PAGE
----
In a 2-1 decision, the Federal Appeals Court for the Fourth Circuit granted a temporary injunction to restore same day registration and out of precinct voting in North Carolina. It did not strike down the restrictions on early voting because under North Carolina’s earlier rules early voting would have to start in 2 weeks. The court recognized that reduced early voting is part of the total effort to suppress votes in North Carolina. However, they couldn’t reverse that portion of the law because there is not enough time for state officials to get ready.
The court considered local factors, history and undisputed evidence that changes to same day registration and provisional ballots disproportionately disenfranchise minority voters and concluded these measures likely violated Section 2 of the Voting Rights Act. The court said the lower court got the law wrong and abused its discretion when it failed to reach that conclusion. Writing for the majority,
“In refusing to consider the elimination of voting mechanisms successful in fostering minority participation, the district court misapprehended and misapplied Section 2 (of the Voting Rights Act), ”By inspecting the different parts of House Bill 589 as if they existed in a vacuum, the district court failed to consider the sum of those parts and their cumulative effect on minority access to the ballot box.”
The majority also noted the role of the Supreme Court’s ruling in Shelby v. Holder, which gutted Section 5 of the Voting Rights Act in the passage of this law. Those words bear repeating.
Immediately after Shelby County, i.e., literally the next day, when “history” without the Voting Rights Act’s preclearance requirements picked up where it left off in 1965, North Carolina rushed to pass House Bill 589, the “full bill” legislative leadership likely knew it could not have gotten past federal preclearance in the pre-Shelby County era. McCrory, 997 F. Supp. 2d at 336. Thus, to whatever extent the Supreme Court could rightly celebrate voting rights progress in Shelby County, the post-Shelby County facts on the ground in North Carolina should have cautioned the district court against doing so here.
It is heartening to see there are judges who understand the purpose of this law, given the combination of restrictive provisions within it, along with the fact that it was passed so quickly after the Supreme Court gutted Section 5 of the Voting Rights Act.
Judge Diana Gribbon Motz, offered two reasons for her dissent. First she said, the trial court’s decision that the law’s cumulative effect would not hurt minorities was not “clearly erroneous.” However, she did acknowledge that George W. Bush appointee, Judge Thomas Schroeder should have looked at the laws cumulatively instead of piece by piece.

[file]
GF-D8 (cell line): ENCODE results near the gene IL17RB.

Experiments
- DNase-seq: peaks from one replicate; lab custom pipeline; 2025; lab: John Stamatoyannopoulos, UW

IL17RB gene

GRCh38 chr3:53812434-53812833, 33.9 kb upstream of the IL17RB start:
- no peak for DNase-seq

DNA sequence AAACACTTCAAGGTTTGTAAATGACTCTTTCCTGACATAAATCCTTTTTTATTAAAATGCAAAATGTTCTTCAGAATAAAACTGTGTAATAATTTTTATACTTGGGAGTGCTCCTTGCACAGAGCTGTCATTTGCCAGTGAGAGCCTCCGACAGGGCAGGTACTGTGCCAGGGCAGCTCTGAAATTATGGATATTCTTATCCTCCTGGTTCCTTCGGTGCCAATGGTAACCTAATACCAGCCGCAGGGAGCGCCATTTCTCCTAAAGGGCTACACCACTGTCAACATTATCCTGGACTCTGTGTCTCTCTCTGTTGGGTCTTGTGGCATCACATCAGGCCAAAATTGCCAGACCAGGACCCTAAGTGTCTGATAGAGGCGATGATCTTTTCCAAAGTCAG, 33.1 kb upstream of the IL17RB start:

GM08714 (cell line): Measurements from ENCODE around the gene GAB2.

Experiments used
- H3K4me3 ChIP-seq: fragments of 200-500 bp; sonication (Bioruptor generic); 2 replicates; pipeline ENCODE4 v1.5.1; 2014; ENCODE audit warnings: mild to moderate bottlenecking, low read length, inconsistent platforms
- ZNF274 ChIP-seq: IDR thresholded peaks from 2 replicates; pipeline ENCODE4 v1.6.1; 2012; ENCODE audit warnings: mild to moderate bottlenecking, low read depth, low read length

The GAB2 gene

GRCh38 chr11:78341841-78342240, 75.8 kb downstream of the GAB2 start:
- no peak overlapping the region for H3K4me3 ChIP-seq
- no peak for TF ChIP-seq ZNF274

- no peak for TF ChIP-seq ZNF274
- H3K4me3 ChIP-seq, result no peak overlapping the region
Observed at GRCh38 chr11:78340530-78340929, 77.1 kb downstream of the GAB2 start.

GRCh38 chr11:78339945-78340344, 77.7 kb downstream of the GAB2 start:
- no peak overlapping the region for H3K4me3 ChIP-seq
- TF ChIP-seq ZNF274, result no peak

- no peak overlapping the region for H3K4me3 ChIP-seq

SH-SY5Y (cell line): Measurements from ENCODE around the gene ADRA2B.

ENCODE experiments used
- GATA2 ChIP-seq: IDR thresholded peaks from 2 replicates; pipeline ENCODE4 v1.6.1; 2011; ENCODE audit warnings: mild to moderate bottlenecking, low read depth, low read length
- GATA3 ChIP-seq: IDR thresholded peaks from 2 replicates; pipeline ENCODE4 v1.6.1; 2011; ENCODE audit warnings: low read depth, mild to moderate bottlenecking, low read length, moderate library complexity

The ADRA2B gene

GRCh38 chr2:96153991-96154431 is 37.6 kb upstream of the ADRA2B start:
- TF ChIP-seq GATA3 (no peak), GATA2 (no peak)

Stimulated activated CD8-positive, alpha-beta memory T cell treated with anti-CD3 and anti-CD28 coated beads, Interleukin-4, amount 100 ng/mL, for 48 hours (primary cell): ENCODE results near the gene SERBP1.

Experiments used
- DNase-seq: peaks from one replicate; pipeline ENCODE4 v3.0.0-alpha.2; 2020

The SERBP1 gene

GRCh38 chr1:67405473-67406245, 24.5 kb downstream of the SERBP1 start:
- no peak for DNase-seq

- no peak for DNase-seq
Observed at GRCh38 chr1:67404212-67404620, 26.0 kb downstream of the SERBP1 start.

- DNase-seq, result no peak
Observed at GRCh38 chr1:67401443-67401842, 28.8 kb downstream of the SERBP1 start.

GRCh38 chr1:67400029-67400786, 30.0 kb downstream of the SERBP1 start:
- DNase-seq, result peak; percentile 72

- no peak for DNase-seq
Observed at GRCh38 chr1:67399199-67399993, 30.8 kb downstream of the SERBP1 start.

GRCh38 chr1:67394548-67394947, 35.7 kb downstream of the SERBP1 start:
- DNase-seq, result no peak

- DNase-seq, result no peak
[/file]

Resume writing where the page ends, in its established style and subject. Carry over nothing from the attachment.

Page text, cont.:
The judge said she might have reached a different decision in reviewing the record, and that the judge should have looked at the totality of North Carolina’s election laws and their cumulative effect on voting rights instead of interpreting the law in a vacuum.
Her second reason is more important from a legal perspective. She said the 4th circuit should not be changing the rules this close to an election because state officials will be ill equipped to implement changes in the status quo this close to the election.
While this is very good news, if NC goes to the Supreme Court, it is likely to reverse this decision by the same 5-4 breakdown we saw earlier this week in the Ohio case.
As noted by Rick Hasen earlier on Wednesday,
I would not be surprised to see the Supreme Court reverse this 4th Circuit panel decision on the same 5-4 conservative/liberal lines that we saw earlier this week in the Ohio voting case. That would not necessarily mean that the Court would reject the broad reading of section 2 of the Voting Rights Act offered today by the 4th Circuit. The split could be over the issue, also present in the 7th Circuit Wisconsin voter id case (which could head to the Supreme Court today) about the dangers of courts changing election rules just before the election.
In fact, the Charlotte Post reports North Carolina plans to appeal to the Supreme Court on Thursday.
Ms. Woodbury has a graduate degree in political science, with a minor in law. She is a qualified expert on political theory with a specific interest in the nexus between political theories and models and human rights.
Based on her interest in human rights and the threats that authoritarian regimes are to them, Ms. Woodbury’s masters thesis examined the influence of politics on the enforcement of international criminal law was cited in several academic studies.
Published work includes case summaries for the War Crimes Research Office.
She has an extensive background doing legal research in international and domestic law.
Ms. Woodbury’s work for politicusUSA includes articles on voting rights, the right to asylum and other civil/human rights.